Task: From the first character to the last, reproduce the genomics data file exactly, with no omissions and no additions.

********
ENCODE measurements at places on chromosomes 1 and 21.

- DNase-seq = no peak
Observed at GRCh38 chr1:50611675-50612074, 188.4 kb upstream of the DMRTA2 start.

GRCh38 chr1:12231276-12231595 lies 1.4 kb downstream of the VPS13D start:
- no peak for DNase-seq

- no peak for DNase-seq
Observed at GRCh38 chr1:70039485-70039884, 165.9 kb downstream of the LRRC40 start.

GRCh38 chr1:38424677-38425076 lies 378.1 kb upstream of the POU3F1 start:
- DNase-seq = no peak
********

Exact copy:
ENCODE measurements at places on chromosomes 1 and 21.

- DNase-seq = no peak
Observed at GRCh38 chr1:50611675-50612074, 188.4 kb upstream of the DMRTA2 start.

GRCh38 chr1:12231276-12231595 lies 1.4 kb downstream of the VPS13D start:
- no peak for DNase-seq

- no peak for DNase-seq
Observed at GRCh38 chr1:70039485-70039884, 165.9 kb downstream of the LRRC40 start.

GRCh38 chr1:38424677-38425076 lies 378.1 kb upstream of the POU3F1 start:
- DNase-seq = no peak